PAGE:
But add to that the crushing defeat at Capo d'Orlando giving the Lascarids de facto control of the Tyrrhenian sea - with it the ability to interdict any communication between Palermo and Naples -, and the Second Vespers, and you get yourself a promenade into the Val di Mazarra.
Counterpoint your army and navy are going to get ravaged by the plague as are your cities, but still Theodore should clearly have the upper hand in Sicily.
The Angevin have not coherent standing army left to oppose Lascarid advance in Sicily after the twin blows of Mela and Imera, and what's left is stuck in garrisons defending against either rebels or Lascarids, without possibility of relief and reinforcement from the Regno, and so left to be picked up one by one through 1348. With benefit of hindsight as well, I surmise that come 1348, Charles III will be busy dealing with the Hungarians, so won't have much to spare for Sicily and will have to write it off; besides, raising a third army, after two crushing defeats and the Florentine bankruptcies will surely be very, very hard to pull off.
Yes and no. His tax base in Provence and south Italy is intact and Theodore... drastically reduced his fleet and army expenses. That said the plague is hitting Naples hard its population goes down from 1.58 million to 844,000. Calabria is also hit hard but somewhat less from 407,000 to 225,000 or so.
The only thing that would significantly slow down the Lascarids would be the bubonic plague, but as long as Grypaios keeps control of the Tyrrhenian sea, it's more or less a settled affair.

But between reducing holdouts in Val di Mazara and retaking lost ground in Calabria, I don't see the Lascarids being able to shift back their resources in full to Greece and face the Serbs before the campaign season of 1349. They will have to play for time as well as they did so far, and they don't lack castles and fortified cities to tie down the Serbs in siege (it still took eleven months for 20,000 Serbs to besiege and take Durazzo in 1344-1345),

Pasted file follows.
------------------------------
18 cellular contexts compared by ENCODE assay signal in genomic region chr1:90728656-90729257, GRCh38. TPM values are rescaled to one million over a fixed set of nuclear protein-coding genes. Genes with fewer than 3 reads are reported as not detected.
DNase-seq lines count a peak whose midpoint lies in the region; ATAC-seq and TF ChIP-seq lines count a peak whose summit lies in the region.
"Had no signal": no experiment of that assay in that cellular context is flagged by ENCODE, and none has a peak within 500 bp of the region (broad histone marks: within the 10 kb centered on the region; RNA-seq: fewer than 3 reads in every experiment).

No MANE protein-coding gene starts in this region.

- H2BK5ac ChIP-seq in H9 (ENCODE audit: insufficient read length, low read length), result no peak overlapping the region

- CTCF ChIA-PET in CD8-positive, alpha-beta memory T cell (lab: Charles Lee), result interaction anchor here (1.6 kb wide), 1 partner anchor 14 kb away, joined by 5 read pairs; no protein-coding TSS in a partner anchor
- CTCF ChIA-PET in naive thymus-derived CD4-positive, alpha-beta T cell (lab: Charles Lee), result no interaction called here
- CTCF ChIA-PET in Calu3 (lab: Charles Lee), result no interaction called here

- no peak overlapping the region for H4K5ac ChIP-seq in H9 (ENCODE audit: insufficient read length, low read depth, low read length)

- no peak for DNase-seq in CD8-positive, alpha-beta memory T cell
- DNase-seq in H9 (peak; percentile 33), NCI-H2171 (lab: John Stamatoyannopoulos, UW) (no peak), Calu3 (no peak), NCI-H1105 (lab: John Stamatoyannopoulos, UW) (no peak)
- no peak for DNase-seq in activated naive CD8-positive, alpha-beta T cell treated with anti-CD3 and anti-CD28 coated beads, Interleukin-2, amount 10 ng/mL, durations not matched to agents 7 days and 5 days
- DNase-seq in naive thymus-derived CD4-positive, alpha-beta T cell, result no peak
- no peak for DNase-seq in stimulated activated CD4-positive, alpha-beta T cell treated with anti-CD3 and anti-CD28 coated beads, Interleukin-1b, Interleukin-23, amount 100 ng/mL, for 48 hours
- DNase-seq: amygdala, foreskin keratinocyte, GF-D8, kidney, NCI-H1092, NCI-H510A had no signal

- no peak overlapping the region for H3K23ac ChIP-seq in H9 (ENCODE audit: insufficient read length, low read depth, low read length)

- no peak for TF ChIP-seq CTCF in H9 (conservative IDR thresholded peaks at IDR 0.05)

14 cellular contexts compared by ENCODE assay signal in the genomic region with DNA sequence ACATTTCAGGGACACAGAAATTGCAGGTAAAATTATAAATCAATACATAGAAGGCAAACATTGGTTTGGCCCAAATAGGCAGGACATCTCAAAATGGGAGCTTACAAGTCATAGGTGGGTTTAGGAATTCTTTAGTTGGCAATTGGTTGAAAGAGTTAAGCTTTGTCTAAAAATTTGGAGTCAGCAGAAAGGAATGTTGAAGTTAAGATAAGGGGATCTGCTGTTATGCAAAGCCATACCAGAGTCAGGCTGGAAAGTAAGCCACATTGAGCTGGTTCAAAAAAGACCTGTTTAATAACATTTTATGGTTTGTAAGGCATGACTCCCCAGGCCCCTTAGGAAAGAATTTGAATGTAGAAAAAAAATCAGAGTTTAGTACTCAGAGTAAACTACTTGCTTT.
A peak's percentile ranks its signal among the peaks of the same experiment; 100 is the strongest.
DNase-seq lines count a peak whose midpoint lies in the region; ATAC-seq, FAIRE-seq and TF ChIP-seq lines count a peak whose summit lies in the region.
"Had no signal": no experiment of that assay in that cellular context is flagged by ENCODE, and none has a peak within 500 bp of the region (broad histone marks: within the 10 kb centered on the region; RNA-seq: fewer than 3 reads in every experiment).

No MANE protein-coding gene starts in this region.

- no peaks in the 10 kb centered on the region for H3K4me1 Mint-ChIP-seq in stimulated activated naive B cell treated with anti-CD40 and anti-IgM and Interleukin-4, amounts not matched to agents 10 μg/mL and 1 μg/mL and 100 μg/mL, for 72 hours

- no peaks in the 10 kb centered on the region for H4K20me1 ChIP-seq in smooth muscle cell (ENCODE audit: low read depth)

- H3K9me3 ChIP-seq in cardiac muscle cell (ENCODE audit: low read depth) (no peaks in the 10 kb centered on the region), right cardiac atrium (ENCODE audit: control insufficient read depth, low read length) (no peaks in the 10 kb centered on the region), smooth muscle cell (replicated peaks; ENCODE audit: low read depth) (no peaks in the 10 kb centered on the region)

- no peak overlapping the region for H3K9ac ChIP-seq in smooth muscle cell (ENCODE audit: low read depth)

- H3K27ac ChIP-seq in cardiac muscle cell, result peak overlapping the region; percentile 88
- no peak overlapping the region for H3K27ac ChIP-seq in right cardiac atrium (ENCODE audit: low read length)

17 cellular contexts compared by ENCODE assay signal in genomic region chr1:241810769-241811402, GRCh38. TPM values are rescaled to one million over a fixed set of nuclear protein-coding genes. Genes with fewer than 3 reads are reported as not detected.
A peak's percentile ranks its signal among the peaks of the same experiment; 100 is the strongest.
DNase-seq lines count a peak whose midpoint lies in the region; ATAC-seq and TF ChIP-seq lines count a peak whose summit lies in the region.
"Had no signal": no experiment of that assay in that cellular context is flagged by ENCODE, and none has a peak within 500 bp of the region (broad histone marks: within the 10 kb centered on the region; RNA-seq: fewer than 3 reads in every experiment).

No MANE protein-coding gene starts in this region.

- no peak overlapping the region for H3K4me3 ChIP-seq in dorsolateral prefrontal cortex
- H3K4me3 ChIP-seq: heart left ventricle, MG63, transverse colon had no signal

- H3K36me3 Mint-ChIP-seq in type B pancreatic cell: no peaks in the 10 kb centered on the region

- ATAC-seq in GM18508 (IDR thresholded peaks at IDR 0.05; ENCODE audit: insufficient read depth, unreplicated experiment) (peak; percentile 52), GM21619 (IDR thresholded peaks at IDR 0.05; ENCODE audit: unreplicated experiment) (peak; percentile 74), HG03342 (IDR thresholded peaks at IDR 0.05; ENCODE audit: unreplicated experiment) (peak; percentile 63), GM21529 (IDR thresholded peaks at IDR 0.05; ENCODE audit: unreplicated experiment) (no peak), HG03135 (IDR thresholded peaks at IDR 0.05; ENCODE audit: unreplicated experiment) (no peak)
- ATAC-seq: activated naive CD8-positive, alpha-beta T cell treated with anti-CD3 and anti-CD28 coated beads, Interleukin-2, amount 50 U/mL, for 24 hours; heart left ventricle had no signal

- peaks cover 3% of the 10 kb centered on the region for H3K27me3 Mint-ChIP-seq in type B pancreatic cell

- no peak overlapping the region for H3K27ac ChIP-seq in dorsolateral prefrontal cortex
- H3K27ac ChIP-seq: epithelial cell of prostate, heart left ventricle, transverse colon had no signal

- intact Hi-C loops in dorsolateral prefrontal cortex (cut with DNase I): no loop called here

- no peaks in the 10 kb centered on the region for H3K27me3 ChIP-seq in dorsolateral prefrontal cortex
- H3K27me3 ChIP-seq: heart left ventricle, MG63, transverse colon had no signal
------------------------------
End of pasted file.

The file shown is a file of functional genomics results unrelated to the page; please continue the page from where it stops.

The Serbs have no fleet. So besieging coastal cities has to be done the hard way, starving them out is not an option. Now the Serbs are also hit by the plague but to a somewhat lesser degree compared to Italy, about a third of the population like Byzantium would be my guess. And of course Michael Philanthropenos moved into north Thessaly to put the Olympus between himself and the Serbs.
That should not escape Dusan, even if Louis is momentaneously distracted in Naples, but he won't be able to ignore it forever, and if he gambles his way into invading Lascarid Thessaly, he would need to hope he can overwhelm it fast, before Louis returns from Naples.
OTL he went to war in Bosnia in 1350 which effectively meant going to war with Hungary...
In this timeline, I think he's going to be extremely highly regarded among historians (not least because he never made any moves to seize the throne for himself despite the enormous level of power and influence that he was given). The fact that his final battle had such a one-sided outcome is only going to add to his reputation. The Belisarius of the 14th Century for sure.
He had every reason to be personnaly loyal to Alexandros after he saved him from Andronikos. And of course the despotate is something of a different beast being as much a continuation of the Norman kingdom of Sicily as an imperial offshoot.